Wright’s revulsion against the sterility of technique was all the more extreme because of his early proficiency as a writer of traditional verse. His first book was characterized not by audacity but by a highly polished literary language: “For who could bear such beauty under the sky? / I would have held her loveliness in air.” Yet Wright had emerged from a still less literary milieu than Roethke. “My mother had to leave school when she was in the sixth grade, my father had to leave when he was in the eighth grade,” Wright recalled near the end of his life. “He went into the factory when he was fourteen and my mother went to work in a laundry.”

Wright would often honor his father’s lifetime of manual labor in his verse: “one slave / To Hazel-Atlas Glass became my father,” he wrote in “At the Executed Murderer’s Grave,” one of his best early poems. But already in that poem, from his second collection, “Saint Judas” (1959), Wright was moving away from pastoral elegance, straining to incorporate the brutal realities of working-class Ohio:
I waste no pity on the dead that stink,
And no love’s lost between me and the
crying
Drunks of Belaire, Ohio, where police
Kick at their kidneys till they die of drink.

The stylistic revolution that was to produce Wright’s best poetry was touched off by a passing insult in a 1958 review, by James Dickey, of the anthology “New Poets of England and America,” where Wright took his place alongside many of the young writers who were to dominate American poetry for the next several decades—including Richard Wilbur, Adrienne Rich, and Anthony Hecht. But Dickey found the anthology “representative of a generation that has as yet exhibited very little passion, urgency, or imagination,” and he went on to dismiss Wright’s work in just two words—“ploddingly sincere.”

After Dickey’s essay appeared, in the Sewanee Review, Wright wrote him a crude and defensive letter: “Since you both think and feel that my verses stink, it is your responsibility as well as your privilege to say so in print.” Yet he viewed Dickey’s critical approach as needlessly cruel. Students sometimes asked Wright for his opinion of their verse, he went on, and “when their verses were sentimental and inept, I believe that I have criticized them honestly and severely; however, I have never greeted a student by telling her to go fuck herself and shove her hideous poems up her ass.”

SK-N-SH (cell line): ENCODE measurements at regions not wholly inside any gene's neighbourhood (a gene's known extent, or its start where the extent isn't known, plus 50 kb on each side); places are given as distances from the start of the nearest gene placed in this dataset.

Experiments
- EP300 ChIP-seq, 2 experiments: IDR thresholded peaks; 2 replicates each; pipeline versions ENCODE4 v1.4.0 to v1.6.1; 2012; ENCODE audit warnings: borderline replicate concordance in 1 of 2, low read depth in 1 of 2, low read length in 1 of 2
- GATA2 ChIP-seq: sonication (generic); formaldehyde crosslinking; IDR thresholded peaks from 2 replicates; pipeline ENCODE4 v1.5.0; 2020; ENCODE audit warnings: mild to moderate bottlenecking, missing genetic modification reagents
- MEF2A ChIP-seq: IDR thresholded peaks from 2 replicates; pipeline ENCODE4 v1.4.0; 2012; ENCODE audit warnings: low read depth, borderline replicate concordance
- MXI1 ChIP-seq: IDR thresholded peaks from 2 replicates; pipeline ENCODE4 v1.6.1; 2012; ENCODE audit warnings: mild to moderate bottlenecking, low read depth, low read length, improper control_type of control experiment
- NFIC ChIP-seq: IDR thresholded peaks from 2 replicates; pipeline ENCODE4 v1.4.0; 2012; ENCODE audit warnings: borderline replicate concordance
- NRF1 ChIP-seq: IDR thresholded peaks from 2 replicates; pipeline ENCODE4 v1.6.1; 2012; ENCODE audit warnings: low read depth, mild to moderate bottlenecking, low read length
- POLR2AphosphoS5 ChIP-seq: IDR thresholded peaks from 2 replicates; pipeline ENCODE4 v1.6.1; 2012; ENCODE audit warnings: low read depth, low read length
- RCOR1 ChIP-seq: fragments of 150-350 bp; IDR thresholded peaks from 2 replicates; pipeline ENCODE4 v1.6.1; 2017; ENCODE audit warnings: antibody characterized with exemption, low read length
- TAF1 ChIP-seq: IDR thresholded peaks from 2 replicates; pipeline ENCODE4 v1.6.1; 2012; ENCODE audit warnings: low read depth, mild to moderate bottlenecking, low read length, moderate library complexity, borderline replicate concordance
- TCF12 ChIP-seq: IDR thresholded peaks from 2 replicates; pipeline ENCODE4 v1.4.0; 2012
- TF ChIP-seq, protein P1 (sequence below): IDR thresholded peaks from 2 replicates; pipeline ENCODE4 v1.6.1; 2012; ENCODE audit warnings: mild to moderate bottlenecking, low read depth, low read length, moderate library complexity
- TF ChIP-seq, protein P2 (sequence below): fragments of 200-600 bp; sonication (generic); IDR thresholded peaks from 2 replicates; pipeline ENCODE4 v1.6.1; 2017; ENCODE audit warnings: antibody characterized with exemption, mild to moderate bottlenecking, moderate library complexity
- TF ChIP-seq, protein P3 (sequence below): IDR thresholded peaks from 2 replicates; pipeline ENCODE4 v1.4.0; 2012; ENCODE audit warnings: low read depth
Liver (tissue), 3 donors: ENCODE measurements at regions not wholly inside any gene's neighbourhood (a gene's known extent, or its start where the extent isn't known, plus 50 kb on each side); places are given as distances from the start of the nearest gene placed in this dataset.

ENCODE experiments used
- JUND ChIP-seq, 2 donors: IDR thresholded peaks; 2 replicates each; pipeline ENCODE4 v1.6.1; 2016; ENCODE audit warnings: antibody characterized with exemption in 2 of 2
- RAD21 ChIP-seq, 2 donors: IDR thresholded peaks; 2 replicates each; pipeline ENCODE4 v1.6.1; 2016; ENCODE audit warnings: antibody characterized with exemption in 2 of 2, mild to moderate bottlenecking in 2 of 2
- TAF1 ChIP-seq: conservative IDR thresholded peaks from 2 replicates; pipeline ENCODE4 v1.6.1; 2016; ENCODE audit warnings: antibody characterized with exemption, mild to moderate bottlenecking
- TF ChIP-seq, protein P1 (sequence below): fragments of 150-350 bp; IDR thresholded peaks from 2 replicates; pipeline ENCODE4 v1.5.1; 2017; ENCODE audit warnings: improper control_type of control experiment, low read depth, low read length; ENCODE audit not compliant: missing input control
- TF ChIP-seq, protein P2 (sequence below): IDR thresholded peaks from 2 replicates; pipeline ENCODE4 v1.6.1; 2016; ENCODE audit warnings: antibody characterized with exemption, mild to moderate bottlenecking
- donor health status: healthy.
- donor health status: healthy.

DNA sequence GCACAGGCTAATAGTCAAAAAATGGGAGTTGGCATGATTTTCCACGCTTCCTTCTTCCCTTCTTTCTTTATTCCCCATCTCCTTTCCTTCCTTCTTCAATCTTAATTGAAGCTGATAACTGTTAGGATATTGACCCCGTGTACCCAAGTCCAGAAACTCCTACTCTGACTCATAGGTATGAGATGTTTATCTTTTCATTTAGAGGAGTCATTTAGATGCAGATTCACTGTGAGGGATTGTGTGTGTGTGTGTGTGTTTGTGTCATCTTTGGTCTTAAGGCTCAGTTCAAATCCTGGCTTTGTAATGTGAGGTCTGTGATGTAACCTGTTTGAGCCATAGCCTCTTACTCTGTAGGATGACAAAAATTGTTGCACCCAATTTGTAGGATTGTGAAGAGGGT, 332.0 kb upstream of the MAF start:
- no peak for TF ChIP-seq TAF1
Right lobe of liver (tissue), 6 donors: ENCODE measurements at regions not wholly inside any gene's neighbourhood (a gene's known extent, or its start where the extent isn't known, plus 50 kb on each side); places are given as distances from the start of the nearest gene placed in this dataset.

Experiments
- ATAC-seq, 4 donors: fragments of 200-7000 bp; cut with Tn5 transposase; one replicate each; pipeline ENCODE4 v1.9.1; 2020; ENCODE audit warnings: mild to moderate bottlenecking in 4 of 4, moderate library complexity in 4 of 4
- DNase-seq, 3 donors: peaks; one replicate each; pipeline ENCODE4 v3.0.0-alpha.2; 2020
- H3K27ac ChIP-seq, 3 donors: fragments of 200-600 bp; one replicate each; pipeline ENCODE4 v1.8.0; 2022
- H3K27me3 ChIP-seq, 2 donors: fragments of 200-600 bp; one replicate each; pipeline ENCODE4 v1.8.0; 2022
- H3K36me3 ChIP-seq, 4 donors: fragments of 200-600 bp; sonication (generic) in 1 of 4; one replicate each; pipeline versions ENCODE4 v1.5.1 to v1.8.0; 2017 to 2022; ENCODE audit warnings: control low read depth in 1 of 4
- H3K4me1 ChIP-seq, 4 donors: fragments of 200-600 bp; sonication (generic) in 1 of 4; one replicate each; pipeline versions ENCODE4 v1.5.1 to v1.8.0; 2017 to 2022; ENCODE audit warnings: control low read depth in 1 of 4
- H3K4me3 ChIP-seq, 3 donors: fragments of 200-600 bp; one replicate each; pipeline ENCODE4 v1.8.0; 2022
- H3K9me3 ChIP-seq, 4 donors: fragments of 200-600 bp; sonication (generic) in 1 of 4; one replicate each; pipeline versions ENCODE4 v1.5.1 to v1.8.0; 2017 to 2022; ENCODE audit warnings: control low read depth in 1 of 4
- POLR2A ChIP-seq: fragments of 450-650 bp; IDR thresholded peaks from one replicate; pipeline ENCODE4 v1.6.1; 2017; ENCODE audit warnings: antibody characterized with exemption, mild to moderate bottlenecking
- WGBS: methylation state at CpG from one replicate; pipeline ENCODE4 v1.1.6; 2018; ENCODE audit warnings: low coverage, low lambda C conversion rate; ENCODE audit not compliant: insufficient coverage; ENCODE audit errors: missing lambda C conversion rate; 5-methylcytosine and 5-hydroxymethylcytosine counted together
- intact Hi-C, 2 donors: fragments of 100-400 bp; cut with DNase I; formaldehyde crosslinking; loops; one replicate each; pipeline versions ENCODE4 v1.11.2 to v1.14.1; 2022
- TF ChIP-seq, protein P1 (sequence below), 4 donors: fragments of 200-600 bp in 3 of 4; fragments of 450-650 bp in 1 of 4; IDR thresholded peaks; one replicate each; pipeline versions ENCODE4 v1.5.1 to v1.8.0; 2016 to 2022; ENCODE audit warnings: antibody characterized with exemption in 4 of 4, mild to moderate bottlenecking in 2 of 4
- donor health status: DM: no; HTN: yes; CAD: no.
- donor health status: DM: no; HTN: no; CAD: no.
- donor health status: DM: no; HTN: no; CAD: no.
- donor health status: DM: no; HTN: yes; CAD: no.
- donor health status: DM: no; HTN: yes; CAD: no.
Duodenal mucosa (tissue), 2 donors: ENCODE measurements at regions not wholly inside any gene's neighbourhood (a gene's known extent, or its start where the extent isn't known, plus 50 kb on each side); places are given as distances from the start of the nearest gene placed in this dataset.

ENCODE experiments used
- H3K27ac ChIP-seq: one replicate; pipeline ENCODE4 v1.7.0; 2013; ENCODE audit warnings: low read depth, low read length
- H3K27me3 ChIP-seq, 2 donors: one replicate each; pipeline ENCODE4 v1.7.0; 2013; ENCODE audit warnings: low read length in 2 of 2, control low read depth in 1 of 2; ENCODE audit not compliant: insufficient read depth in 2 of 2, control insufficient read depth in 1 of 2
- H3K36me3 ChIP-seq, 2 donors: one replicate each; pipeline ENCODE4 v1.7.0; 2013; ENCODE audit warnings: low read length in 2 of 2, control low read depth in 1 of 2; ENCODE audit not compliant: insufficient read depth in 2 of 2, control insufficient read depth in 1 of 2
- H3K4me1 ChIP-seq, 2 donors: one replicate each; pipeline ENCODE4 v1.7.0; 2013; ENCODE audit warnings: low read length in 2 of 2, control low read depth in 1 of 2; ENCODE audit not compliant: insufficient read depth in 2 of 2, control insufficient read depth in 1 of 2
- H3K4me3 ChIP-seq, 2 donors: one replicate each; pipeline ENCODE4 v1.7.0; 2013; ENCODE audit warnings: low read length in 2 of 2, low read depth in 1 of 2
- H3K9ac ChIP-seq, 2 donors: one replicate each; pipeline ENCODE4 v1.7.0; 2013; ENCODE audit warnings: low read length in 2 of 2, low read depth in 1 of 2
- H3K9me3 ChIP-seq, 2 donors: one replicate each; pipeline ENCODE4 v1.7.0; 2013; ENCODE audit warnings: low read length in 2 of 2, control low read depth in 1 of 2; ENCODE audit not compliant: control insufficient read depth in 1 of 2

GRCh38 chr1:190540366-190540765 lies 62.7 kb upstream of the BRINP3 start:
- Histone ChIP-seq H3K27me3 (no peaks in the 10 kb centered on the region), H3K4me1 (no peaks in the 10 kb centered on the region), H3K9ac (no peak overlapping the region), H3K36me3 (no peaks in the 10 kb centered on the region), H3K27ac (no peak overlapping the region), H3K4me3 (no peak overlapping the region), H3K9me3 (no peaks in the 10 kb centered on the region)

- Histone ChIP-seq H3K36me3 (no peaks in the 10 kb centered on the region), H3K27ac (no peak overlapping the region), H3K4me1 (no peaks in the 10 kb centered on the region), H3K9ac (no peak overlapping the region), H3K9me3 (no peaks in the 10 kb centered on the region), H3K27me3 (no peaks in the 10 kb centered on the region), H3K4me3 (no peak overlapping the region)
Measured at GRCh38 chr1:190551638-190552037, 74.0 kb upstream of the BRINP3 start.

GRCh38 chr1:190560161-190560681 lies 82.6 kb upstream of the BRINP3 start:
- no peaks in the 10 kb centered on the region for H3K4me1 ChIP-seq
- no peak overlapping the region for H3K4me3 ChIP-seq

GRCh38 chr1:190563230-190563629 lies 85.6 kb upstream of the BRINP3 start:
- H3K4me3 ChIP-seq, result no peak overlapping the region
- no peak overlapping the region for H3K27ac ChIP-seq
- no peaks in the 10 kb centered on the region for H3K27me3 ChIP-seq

When Dickey replied sternly to this attack, though, Wright collapsed into contrition and self-reproach. “As I sit here,” he admitted, “I think I know why I was hurt. You simply said that I was not a poet. This remark of yours only confirmed what—obviously enough—is a central fear of mine, and which I have been deeply struggling to face for some time.” Wright’s doubts about his highly praised work were compounded by another jolt that he received in the very same week, when he read the first issue of Robert Bly’s new little magazine, The Fifties, whose inside front cover declared, “The editors of this magazine think that most of the poetry published in America today is too old-fashioned.” Just two days after his mea culpa to Dickey, Wright wrote to Bly, entirely renouncing his early work: “My book was dead. It could have been written by a dead man, if they have Corona typewriters in the grave.”

This double shock succeeded in winning Wright over to what Bly called, in an essay in the second issue of The Fifties, “the new poetry.” According to Bly, the “old style, with the iamb, its caesuras, its rhymes, its thousands of rhythms reminding us of other poems and other countries . . . is like a man speaking who gestures too much. . . . But in the new poetry, the contrary is true—there is no necessity in the form itself for continual gesture, by rhyme, etc.—therefore, if you raise your little finger once, slowly, it has tremendous meaning.”

This metaphor perfectly describes the technique of the first volume that Wright produced after this crisis: “The Branch Will Not Break,” published in 1963. The book contains much of Wright’s best writing, which indeed wagers everything on the effectiveness of small, dramatic gestures. The most celebrated and controversial example is “Lying in a Hammock at William Duffy’s Farm in Pine Island, Minnesota.”

The poem is a catalogue of meticulously observed natural details—“the bronze butterfly, / Asleep on the black trunk,” “The droppings of last year’s horses”—which concludes with a sudden, seemingly unjustified swerve: “A chicken hawk floats over, looking for home. / I have wasted my life.” The last line suggests how “deep image” poetry differs from the Imagism of the nineteen-tens: it is not the visual composition that matters to Wright but the way the visible world calls forth a mysterious inward response. And for Wright—as for Roethke, who declared that his poetry’s leaps of association “either . . . are imaginatively right or they’re not”—the link between things seen and things felt cannot be artificially prepared. He agreed with Bly’s dictum that “in the new style, where the tension and density of the emotion is everything, you have to, like a good gambler, agree to stake everything on one throw.”